Yesterday we received some mind numbing news. We found out that my bronch showed A1 rejection (the lowest type) & that my CMV level is over 4100 (should be 0). Needless to say, Denise and I were beside ourselves trying to understand all of this since I have been doing so well. My PFT’s are at their highest level since transplant, weight is up, and I am feeling great overall. All the healthy markers coupled with the bronch last Friday that showed the pipes looking great with no secretions or gunk at all you can see why we would be optimistic.
With all this in mind hearing that a level that should be 0 showing up at over 4100 sounds crazy, right?! Well, maybe not…
I was talking to the home healthcare fellow and he made us feel so much better. He asked me what my CMV level is. When I told him the fellow said that it’s not bad at all. He said they have 4 other transplant patients currently on service and all are much, much higher; the highest being 36000. So then the next time I spoke with the transplant coordinator I asked her about this and she said they have seen people with numbers over 200,000 that pulled through just fine. So now we have a bit of relief. We also heard from our many transplant friends on Facebook who have had numbers in the 100,000s or higher early on and are now 8 years or more post transplant.
Initially, HUP wanted me to get admitted right away to start treatment, but I was able to talk things out more. Everyone knows hospitals are dead on weekends and holidays anyway so I would just sit there with my thumb up my ass wondering why I was there anyway. I have done home IVs myself more times than I can count already, what is one more session.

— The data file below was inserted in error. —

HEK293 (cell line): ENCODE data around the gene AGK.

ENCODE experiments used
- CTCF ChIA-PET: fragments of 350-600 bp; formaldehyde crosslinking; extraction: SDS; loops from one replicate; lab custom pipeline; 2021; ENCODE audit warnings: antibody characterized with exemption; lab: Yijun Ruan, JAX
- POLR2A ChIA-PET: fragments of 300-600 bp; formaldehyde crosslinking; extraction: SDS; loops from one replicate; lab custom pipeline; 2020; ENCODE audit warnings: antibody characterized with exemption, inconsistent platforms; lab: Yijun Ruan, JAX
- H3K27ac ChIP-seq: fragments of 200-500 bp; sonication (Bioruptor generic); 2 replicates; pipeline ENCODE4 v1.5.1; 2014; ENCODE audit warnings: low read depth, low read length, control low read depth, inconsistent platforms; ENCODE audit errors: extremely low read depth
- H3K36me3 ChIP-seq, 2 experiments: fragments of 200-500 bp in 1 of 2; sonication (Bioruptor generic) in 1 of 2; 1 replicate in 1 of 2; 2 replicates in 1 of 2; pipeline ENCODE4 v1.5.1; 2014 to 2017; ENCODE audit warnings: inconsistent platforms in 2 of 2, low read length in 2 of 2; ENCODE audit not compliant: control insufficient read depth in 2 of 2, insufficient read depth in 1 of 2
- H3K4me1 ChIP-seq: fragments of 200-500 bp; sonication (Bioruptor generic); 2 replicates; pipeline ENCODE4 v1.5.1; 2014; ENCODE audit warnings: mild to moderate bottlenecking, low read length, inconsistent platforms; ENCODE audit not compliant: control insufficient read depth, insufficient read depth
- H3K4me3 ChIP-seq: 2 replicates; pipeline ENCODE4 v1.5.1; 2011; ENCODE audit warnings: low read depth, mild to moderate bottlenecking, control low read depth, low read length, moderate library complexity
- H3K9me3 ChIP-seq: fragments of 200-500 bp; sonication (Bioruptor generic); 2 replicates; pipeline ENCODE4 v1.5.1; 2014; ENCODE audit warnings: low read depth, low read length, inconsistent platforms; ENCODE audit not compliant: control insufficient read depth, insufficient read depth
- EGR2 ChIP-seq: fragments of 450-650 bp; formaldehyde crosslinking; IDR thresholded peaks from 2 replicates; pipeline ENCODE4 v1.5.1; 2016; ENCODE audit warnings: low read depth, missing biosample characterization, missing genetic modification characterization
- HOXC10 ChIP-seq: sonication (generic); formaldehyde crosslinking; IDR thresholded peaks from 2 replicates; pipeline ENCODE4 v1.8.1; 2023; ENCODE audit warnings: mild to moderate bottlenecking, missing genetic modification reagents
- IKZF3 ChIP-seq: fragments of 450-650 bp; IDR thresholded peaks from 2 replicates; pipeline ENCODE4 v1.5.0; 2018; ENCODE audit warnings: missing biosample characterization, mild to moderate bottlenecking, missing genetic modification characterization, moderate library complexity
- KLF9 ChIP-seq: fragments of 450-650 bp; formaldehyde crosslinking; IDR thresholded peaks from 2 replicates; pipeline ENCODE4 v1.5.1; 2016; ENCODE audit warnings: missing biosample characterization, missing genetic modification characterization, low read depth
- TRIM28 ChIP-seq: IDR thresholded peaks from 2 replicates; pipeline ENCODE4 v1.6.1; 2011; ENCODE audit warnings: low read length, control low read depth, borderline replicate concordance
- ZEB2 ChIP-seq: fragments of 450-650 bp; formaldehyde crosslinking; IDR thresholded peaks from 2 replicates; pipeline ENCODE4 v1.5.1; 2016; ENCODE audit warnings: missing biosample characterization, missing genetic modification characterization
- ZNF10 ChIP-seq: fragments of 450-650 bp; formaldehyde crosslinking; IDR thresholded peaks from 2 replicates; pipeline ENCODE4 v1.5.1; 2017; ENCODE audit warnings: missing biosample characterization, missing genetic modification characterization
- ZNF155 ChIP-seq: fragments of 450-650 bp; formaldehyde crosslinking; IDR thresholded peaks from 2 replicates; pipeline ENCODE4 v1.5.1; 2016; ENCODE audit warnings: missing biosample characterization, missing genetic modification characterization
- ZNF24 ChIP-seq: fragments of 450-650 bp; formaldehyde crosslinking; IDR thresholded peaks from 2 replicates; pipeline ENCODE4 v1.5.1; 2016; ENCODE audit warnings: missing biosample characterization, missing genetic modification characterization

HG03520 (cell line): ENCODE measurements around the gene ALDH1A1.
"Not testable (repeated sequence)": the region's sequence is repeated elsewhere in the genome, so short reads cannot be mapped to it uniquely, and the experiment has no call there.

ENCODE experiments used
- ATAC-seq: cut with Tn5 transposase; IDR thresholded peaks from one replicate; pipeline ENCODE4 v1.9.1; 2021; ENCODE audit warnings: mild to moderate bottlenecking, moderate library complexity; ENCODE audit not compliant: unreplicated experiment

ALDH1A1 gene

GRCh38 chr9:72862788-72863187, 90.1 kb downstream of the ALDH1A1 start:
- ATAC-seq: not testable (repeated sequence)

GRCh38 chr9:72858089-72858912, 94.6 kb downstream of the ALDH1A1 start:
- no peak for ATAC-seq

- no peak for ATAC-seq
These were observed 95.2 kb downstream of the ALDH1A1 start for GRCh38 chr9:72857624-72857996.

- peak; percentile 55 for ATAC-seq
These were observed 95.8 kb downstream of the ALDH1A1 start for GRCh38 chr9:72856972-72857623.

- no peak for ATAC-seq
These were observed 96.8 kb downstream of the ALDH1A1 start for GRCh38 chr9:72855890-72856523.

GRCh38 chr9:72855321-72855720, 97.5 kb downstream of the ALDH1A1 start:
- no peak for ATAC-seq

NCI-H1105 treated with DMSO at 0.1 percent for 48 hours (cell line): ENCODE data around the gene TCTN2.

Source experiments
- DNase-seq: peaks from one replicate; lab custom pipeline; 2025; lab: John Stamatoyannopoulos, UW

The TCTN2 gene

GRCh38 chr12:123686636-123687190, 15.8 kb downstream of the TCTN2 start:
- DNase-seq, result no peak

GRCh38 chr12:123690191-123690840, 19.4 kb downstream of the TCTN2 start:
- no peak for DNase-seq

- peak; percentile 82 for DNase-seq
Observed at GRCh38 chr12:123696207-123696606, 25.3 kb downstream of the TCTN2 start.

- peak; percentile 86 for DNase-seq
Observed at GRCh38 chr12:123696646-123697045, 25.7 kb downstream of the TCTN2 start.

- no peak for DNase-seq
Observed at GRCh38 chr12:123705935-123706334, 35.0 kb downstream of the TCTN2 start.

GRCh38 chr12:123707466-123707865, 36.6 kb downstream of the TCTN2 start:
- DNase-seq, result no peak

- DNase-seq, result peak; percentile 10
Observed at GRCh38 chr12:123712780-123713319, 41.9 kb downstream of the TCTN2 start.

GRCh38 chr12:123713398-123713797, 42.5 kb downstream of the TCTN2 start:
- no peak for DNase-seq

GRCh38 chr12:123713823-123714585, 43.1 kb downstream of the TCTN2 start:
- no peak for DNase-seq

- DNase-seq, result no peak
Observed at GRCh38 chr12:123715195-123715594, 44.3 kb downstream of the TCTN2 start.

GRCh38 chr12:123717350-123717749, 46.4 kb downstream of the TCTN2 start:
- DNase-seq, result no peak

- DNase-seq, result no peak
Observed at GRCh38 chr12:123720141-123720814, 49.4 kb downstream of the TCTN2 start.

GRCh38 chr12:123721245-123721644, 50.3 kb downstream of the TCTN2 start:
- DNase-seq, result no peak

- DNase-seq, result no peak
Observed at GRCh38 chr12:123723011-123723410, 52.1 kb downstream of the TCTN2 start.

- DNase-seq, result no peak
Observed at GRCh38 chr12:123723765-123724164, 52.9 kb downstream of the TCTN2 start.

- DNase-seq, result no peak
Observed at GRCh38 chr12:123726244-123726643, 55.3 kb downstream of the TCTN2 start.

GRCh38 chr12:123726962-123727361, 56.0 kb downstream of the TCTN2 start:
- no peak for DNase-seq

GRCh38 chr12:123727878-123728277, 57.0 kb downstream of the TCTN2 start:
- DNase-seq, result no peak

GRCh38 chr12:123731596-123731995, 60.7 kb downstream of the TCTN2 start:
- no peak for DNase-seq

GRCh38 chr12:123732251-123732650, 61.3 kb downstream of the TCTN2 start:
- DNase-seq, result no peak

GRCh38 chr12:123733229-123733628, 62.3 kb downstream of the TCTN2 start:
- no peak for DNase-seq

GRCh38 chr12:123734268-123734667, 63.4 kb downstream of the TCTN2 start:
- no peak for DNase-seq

So the plan we settled on is have a PICC line inserted (done this afternoon at our local hospital) and start IV Ganciclovir at home. Tomorrow we will head to Philly for blood work to see if the reason the CMV numbers are up despite being on prophylactic Valcyte (med that is supposed to keep the CMV in check) is due to some resistance to it or a wrong dosage. We will also see the transplant coordinator or doctor just to touch all the bases.
For those of you who don’t remember or started following the blog post transplant, my body did not carry the CMV virus but the donor lungs did. We knew this when we accepted the offer of lungs and had to sign a release. We were advised to take the lungs with my blood type being rare they thought it was well worth the risk.
As far as the A1 rejection goes, they will not be treating that at this point. It is not unusual for them to not treat A1 at all. Sometimes they just do a follow up bronch sooner than usual to see if it went away. If they do decide to treat it they would just give me high doses of Prednisone anyway.
We are used to the “normal” CF craziness but the post-transplant complications are all new to us so this is tough. Many of our CF blogging and Facebook friends have been very helpful in providing us with their feedback and personal experiences. Thanks guys/girls!
This a prayer shawl that I received from several different Lutheran churches in Louisiana. With each stitch, a prayer was made for my health.